Vaginal dryness, sensation and orgasm Sex after hysterectomy How a hysterectomy might affect your sex life, how long you should wait before having sex again and how to cope with issues such as vaginal dryness.
It takes time to get back to normal after an operation , but having a hysterectomy can have a strong emotional impact too, which can affect how you feel about sex.
If you experience problems with sex after your operation, don't suffer in silence. There is help available — you can talk to your GP or a counsellor. How long should you wait before having sex after a hysterectomy? You will be advised not to have sex for around four to six weeks after having a hysterectomy. If you don't feel ready for sex after six weeks, don't worry — different women feel ready at different times.
There are many different types of hysterectomy , which will affect how it is performed and what is removed. A total hysterectomy is the removal of the uterus womb and cervix.
If the cervix remains intact, this is a subtotal hysterectomy. Which organs are removed will depend on your own personal circumstances and the reasons you're having a hysterectomy.
This includes women who have had a hysterectomy. Your doctor may be able to offer treatment, and can check that everything is healing well. Many women also talk about feelings of loss or sadness after a hysterectomy. However, these feelings should pass. If you're finding it hard to cope with these emotions, talk to your GP or consultant. You may be able to have counselling to help you work through your feelings. Find a counsellor near you. It can also help to read about how other women have coped with similar experiences.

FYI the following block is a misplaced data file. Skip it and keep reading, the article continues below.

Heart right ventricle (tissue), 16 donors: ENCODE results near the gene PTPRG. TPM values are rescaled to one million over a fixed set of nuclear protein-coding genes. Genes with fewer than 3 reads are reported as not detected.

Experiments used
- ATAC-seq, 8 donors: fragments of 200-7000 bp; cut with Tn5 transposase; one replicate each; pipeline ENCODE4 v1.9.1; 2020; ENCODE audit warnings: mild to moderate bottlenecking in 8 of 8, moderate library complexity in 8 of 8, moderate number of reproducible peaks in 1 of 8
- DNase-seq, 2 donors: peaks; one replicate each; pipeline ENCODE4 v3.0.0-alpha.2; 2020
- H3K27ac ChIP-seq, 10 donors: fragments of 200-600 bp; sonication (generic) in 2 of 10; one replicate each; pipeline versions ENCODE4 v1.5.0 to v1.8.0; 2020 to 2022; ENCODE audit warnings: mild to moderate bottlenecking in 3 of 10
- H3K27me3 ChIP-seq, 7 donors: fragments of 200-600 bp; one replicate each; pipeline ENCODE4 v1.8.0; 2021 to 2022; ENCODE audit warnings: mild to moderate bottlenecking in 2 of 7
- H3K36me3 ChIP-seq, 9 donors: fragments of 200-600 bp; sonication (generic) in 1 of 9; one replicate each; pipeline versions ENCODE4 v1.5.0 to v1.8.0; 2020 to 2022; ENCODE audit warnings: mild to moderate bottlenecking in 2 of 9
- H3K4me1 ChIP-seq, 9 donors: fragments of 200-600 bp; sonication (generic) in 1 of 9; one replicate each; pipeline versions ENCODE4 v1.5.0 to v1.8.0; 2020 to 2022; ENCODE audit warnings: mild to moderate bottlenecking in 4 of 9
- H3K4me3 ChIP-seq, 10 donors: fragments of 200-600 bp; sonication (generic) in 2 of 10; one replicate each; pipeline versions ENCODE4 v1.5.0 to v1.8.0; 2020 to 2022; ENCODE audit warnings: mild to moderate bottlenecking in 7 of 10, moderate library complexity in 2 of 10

The change in hormone levels that occur during the menopause can affect your sex life. Sex drive Some women have less interest in sex after having a hysterectomy. If this happens to you, your interest in sex may return as your recovery progresses. If you and your partner feel it's a problem, talk about it together so that it doesn't become an unspoken issue between you.
You can also talk to your GP or find a counsellor who can offer help with sexual problems. Lack of sex drive can be made worse by depression , menopausal symptoms , relationship problems and stress. These problems are often temporary, but if symptoms of the menopause or depression persist, see a doctor. Treating menopausal symptoms may boost your sex drive indirectly by improving your general wellbeing and energy levels.
Read more about keeping the lust alive. Vaginal dryness, sensation and orgasm Having a hysterectomy doesn't mean you can't have an orgasm. You still have your clitoris and labia, which are highly sensitive. It's not known what role the cervix plays in orgasm. Some experts have argued that removing the cervix can have an adverse effect, but others have found that it doesn't. This included reduced feeling when their partner penetrated their vagina, a dry vagina and less intense orgasms.
If, before hysterectomy, you had noticeable uterine contractions during orgasm you may find you don't experience these anymore. If your hysterectomy has made your vagina feel drier than it used to be, try using a sexual lubricant.
You can buy these over the counter at a pharmacy. Your surgeon will have advised you to do pelvic floor exercises to help your recovery. These exercises can also tone up the muscles of your vagina and help improve sexual sensation. Other women in the study mentioned above said their hysterectomy had removed their pre-surgery symptoms such as pain , and they had a greater sense of wellbeing and happiness.
The Royal College of Obstetricians and Gynaecologists has leaflets about recovering after hysterectomy: